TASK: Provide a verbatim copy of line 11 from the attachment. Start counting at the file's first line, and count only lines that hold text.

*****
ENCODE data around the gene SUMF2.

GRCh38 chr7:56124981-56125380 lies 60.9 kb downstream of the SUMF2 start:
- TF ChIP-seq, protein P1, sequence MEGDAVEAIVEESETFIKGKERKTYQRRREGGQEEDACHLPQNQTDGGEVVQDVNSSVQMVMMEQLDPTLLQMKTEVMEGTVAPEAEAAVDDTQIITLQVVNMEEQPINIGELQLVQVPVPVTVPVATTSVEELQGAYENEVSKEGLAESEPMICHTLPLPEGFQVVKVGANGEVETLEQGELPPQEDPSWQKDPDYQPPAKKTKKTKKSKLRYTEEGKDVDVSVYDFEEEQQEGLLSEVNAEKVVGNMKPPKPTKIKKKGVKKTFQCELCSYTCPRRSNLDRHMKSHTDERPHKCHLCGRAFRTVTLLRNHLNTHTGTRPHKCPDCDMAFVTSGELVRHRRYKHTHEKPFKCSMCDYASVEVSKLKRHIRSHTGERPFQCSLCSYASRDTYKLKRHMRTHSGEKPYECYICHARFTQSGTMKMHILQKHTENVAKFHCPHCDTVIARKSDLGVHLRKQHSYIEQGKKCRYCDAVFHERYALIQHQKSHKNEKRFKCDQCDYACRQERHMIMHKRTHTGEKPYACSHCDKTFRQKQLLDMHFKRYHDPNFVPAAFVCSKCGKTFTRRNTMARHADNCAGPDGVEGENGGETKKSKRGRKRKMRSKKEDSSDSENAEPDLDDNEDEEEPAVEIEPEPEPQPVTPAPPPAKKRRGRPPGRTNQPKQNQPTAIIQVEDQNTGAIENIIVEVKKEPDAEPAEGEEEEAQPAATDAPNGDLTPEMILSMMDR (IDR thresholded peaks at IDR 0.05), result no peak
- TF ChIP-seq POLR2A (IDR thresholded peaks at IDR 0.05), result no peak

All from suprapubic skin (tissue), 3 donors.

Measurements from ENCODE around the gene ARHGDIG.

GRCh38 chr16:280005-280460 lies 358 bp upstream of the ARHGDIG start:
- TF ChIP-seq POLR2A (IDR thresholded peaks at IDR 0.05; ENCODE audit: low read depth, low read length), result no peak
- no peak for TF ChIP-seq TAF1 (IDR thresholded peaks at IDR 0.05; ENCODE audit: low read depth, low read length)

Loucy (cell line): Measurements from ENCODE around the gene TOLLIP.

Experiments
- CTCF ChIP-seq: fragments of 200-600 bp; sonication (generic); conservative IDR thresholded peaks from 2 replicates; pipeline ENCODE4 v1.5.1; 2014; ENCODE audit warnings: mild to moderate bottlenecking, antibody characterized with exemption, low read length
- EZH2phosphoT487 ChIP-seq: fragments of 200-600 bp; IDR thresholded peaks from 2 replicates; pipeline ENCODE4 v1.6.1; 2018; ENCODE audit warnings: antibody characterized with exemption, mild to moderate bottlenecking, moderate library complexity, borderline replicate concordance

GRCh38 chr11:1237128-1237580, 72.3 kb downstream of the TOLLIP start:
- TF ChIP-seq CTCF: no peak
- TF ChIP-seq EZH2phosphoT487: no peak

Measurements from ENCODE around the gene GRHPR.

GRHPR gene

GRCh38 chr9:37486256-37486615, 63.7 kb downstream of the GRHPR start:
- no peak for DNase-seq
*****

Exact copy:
Experiments